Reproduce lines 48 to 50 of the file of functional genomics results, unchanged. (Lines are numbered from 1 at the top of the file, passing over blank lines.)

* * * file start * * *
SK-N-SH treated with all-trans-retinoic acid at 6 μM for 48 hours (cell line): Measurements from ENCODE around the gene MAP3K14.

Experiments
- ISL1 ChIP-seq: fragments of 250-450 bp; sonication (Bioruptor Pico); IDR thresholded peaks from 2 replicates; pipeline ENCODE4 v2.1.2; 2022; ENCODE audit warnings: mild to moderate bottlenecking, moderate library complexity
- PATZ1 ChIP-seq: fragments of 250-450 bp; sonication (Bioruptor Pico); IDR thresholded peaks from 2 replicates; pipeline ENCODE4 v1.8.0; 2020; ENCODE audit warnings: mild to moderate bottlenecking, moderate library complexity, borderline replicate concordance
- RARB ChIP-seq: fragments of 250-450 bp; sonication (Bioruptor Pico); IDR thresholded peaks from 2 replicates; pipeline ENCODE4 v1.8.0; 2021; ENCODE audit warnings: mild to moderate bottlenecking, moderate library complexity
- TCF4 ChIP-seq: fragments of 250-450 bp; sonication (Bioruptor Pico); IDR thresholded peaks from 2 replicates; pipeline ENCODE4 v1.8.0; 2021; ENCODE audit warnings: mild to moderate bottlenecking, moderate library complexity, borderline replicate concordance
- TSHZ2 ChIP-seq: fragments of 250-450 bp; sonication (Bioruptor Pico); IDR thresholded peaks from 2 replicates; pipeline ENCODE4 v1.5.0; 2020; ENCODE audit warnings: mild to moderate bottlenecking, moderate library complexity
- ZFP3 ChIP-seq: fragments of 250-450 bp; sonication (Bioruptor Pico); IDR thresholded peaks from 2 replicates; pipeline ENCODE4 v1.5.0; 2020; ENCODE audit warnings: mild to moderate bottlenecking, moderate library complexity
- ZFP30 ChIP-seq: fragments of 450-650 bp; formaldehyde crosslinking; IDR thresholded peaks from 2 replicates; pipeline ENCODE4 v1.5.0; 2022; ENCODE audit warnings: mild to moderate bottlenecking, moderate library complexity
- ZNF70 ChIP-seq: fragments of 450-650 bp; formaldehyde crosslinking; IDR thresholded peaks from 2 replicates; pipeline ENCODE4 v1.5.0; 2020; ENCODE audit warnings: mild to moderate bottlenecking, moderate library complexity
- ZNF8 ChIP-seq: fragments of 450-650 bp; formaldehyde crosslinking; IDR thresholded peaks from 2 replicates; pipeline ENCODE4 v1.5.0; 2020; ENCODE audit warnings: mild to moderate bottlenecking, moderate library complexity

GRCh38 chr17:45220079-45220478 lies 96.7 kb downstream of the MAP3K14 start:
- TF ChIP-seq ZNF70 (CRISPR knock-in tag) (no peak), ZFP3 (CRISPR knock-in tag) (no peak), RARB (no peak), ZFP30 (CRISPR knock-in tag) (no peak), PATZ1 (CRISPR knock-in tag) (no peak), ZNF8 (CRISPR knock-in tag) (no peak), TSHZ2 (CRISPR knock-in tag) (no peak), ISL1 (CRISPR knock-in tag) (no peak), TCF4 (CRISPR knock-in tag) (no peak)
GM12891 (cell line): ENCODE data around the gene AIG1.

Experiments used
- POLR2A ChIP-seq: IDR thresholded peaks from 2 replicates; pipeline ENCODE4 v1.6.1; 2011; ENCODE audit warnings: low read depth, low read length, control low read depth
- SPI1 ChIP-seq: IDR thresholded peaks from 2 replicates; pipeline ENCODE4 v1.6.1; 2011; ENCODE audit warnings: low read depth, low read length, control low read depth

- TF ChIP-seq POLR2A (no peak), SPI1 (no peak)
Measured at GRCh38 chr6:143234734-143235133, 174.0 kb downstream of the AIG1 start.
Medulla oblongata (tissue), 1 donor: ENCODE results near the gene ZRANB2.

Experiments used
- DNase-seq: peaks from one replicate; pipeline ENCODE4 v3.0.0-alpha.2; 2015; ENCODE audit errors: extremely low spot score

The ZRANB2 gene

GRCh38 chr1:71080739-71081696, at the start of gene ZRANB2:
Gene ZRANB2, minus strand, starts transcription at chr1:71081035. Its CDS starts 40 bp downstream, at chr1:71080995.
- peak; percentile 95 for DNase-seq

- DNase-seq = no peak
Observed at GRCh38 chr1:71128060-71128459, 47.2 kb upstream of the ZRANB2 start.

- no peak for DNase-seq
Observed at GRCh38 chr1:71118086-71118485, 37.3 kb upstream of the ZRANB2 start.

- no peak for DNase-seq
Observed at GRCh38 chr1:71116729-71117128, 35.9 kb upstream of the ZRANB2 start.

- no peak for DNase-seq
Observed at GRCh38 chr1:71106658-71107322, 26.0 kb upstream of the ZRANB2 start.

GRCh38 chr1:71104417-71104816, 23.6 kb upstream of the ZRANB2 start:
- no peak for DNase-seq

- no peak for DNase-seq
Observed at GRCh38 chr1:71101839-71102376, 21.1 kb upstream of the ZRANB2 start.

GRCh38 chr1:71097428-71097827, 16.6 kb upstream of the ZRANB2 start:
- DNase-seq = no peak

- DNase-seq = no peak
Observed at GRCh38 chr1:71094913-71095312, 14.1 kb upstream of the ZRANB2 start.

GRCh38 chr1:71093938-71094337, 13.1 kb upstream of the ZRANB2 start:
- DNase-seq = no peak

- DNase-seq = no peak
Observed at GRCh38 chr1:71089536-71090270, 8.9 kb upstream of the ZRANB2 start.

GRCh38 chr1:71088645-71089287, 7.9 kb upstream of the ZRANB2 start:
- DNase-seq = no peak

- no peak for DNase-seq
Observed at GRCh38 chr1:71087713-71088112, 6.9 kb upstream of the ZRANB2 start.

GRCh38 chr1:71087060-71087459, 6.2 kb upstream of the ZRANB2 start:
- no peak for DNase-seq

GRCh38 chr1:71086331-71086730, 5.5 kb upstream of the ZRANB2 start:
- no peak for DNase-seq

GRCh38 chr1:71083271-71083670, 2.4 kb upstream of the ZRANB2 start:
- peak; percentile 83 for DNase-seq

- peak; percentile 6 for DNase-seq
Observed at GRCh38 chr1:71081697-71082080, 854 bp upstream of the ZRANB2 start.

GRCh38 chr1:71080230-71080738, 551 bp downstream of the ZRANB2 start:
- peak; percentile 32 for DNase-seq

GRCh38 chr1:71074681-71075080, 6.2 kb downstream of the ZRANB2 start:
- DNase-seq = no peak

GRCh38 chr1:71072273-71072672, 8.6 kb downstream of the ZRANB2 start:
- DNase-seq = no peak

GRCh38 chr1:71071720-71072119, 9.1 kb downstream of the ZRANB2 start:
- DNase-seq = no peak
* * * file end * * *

- DNase-seq = no peak

- no peak for DNase-seq
Observed at GRCh38 chr1:71087713-71088112, 6.9 kb upstream of the ZRANB2 start.